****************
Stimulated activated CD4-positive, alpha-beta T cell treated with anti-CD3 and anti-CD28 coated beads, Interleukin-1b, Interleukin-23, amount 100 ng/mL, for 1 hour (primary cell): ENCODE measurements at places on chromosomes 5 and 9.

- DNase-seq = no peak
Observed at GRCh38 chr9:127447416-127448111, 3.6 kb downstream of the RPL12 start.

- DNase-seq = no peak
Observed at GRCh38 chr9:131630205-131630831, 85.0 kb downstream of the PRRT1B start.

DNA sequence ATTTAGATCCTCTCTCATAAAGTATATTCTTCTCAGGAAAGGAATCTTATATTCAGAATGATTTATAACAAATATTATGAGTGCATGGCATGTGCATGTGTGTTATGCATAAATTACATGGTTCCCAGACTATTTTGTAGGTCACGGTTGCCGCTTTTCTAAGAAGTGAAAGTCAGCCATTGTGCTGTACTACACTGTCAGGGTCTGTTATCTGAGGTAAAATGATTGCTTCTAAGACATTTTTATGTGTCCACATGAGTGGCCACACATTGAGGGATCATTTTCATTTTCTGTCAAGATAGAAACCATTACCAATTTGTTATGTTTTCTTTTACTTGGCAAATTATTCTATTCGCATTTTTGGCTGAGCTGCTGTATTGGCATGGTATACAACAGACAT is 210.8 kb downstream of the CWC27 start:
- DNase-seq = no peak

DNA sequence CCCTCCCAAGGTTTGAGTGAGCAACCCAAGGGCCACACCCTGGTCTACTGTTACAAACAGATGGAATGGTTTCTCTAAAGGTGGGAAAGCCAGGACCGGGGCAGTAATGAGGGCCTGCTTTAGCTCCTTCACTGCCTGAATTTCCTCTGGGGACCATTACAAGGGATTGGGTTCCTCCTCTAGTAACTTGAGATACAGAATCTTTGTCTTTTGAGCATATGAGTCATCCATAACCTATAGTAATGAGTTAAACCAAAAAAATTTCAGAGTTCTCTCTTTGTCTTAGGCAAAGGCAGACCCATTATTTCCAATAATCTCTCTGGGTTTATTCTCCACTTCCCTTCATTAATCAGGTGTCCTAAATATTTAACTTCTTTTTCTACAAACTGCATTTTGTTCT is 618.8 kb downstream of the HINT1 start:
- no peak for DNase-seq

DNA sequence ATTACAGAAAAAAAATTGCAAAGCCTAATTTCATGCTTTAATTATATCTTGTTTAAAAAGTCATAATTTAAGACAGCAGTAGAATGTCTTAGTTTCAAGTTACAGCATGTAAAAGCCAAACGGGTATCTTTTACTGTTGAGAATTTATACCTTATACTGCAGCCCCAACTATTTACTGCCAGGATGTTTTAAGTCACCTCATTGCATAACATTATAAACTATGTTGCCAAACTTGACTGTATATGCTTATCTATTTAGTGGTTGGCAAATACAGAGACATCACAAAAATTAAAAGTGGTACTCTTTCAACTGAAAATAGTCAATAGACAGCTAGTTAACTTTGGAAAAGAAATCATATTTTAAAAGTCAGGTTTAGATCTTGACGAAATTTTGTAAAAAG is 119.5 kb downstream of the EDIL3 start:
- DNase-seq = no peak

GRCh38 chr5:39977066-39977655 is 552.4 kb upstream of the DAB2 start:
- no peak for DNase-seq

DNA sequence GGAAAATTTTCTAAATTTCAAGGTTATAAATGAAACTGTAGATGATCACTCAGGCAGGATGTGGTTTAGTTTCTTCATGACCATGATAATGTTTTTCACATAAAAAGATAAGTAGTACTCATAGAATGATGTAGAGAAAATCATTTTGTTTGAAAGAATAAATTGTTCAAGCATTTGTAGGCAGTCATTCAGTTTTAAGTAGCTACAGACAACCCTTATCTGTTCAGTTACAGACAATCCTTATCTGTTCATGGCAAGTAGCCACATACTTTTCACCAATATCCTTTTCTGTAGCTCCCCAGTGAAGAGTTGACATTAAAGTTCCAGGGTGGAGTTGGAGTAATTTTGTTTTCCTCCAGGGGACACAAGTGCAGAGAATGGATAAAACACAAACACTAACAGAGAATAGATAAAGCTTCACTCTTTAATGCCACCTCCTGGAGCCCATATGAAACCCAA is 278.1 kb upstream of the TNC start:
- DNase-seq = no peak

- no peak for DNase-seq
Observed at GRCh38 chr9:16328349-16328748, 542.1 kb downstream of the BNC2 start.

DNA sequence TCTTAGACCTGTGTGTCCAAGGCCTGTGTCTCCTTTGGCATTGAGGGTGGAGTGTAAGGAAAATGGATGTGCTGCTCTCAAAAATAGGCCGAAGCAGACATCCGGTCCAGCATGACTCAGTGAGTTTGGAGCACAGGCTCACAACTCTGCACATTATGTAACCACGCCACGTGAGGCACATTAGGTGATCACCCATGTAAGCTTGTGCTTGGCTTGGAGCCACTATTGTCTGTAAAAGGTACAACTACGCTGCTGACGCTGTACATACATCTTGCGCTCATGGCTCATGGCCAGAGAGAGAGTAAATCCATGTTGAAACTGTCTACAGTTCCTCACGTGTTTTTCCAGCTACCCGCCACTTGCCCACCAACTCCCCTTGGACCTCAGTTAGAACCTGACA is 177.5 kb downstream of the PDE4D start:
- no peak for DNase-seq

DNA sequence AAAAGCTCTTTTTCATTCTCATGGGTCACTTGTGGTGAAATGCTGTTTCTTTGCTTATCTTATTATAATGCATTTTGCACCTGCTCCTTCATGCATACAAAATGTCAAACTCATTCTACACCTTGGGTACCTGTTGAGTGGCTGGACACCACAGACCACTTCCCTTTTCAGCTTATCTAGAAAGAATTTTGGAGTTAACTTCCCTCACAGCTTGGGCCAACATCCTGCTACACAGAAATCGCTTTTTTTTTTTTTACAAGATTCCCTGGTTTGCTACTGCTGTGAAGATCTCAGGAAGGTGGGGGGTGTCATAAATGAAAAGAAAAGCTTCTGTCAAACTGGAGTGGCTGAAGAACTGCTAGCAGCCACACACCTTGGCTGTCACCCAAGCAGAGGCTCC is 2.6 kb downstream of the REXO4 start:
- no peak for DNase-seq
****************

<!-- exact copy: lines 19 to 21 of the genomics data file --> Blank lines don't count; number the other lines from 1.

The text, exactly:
- no peak for DNase-seq

DNA sequence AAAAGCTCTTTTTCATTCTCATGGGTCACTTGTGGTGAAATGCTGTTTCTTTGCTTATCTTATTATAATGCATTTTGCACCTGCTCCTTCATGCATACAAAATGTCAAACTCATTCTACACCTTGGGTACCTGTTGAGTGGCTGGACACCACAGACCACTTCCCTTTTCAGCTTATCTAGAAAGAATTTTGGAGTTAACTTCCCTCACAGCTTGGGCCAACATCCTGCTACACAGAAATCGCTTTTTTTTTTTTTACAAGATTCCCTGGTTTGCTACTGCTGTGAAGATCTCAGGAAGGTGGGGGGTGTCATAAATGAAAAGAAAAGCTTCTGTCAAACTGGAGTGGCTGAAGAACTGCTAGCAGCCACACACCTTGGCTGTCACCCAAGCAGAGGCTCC is 2.6 kb downstream of the REXO4 start:
- no peak for DNase-seq